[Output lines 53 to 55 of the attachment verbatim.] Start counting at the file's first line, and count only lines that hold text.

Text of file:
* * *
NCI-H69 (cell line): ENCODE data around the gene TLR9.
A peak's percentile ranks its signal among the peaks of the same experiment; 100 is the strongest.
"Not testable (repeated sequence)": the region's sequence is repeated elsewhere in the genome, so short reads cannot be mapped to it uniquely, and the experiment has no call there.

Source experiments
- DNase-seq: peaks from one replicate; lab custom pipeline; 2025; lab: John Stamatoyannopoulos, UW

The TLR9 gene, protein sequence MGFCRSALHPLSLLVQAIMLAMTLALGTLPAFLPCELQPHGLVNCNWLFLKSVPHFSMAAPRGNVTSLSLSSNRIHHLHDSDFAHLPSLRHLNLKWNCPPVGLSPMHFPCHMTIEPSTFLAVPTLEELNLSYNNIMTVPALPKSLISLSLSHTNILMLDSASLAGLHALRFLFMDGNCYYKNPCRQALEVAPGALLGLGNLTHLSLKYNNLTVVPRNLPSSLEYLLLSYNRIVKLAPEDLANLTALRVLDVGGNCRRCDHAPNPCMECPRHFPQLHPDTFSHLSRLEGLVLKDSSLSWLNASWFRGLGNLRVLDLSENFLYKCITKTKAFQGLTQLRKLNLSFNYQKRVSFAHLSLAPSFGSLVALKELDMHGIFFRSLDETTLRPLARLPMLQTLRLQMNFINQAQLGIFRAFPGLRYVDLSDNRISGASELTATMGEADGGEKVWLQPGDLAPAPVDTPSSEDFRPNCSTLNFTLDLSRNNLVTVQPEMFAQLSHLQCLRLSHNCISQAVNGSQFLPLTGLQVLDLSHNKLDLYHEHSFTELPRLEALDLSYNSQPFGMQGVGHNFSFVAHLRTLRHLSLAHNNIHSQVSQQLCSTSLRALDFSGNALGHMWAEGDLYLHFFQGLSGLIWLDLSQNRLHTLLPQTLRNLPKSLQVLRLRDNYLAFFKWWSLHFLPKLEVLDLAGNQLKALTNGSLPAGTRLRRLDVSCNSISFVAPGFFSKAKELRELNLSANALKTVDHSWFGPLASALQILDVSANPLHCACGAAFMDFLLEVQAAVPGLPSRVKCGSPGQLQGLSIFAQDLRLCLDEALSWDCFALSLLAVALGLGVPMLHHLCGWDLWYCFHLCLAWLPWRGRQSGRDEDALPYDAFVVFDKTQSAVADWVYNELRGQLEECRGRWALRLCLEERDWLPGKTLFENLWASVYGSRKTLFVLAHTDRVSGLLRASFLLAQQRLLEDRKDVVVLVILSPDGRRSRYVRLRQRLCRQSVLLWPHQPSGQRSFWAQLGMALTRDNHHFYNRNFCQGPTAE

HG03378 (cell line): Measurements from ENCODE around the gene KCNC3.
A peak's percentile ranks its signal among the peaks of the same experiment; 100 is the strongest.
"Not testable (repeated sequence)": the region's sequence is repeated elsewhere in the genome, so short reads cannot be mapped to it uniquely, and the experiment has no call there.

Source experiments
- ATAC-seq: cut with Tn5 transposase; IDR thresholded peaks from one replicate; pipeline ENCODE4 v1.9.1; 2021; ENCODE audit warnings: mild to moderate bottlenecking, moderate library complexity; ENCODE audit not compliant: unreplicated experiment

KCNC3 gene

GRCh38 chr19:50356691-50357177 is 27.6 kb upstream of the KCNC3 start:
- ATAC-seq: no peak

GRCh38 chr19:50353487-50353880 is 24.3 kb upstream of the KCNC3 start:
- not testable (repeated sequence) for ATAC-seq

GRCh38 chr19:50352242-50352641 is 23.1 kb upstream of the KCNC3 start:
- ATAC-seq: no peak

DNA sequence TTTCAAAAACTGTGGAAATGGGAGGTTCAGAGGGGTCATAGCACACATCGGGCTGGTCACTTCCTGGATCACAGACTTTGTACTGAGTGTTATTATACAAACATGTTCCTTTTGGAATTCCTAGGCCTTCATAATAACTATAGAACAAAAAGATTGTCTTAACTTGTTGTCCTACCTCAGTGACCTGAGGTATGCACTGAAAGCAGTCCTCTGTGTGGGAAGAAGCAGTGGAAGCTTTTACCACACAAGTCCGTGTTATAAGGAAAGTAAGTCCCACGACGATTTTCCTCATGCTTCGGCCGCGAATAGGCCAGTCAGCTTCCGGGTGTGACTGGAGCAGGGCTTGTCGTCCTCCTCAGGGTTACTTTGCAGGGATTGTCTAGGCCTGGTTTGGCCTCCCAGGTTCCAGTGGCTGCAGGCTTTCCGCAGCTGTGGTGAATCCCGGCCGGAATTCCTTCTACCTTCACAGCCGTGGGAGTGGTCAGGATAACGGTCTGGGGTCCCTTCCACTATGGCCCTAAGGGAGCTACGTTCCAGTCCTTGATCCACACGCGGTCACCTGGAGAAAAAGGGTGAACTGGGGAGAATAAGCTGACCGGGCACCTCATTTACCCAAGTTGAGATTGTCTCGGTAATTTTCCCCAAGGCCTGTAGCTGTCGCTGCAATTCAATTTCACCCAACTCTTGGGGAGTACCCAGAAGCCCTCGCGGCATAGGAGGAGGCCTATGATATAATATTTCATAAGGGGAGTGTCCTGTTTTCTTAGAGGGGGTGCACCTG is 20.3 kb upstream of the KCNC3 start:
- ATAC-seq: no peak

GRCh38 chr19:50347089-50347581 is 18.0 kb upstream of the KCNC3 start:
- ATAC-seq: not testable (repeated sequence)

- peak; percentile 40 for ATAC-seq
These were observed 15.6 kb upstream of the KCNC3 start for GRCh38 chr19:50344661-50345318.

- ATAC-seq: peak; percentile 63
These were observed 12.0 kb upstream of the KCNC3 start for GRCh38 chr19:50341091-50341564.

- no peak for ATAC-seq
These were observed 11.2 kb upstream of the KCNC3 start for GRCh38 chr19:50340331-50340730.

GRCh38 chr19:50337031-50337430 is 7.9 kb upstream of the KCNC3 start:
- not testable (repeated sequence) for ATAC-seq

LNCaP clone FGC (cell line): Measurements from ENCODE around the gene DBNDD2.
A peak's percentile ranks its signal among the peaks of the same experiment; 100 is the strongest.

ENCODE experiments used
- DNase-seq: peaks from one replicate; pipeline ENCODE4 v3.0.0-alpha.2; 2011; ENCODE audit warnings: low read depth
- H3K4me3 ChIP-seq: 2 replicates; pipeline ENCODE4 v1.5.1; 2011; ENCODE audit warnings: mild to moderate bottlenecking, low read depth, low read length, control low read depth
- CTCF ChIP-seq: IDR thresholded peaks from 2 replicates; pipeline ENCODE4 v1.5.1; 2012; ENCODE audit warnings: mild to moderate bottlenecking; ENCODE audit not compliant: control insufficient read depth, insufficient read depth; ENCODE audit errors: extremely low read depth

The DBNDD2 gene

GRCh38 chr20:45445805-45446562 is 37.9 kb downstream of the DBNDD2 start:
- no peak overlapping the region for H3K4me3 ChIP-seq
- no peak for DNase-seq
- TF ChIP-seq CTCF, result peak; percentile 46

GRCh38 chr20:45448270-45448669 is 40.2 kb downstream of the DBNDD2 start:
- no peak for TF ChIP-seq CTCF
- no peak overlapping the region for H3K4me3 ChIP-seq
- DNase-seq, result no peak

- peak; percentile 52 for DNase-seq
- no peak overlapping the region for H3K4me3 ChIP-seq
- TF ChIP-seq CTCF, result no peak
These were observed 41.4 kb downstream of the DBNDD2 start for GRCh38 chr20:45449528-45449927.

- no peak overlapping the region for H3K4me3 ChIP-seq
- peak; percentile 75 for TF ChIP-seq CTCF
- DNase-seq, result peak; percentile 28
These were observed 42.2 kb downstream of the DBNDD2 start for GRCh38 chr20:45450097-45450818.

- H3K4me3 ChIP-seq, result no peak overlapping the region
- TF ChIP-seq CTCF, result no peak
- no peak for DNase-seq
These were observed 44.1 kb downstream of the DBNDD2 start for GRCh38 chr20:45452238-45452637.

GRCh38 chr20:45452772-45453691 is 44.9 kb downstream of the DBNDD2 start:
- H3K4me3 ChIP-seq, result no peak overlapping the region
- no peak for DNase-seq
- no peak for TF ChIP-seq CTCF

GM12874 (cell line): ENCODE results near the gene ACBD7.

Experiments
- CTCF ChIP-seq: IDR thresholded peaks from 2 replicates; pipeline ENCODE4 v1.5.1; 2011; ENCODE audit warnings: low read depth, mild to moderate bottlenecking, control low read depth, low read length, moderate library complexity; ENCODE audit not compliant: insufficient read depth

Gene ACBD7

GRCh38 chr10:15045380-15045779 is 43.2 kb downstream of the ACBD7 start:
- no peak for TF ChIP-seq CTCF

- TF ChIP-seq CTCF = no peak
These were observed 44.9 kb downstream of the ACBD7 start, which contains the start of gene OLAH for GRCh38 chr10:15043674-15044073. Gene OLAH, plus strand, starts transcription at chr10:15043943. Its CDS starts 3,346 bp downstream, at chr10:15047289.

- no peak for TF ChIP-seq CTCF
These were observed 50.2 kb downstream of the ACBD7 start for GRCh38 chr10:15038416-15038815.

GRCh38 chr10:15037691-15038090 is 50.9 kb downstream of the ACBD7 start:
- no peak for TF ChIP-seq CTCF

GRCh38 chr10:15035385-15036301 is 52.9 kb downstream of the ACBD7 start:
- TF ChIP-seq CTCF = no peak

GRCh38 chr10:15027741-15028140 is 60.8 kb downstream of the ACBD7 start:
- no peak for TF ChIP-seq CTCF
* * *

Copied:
These were observed 42.2 kb downstream of the DBNDD2 start for GRCh38 chr20:45450097-45450818.

- H3K4me3 ChIP-seq, result no peak overlapping the region
- TF ChIP-seq CTCF, result no peak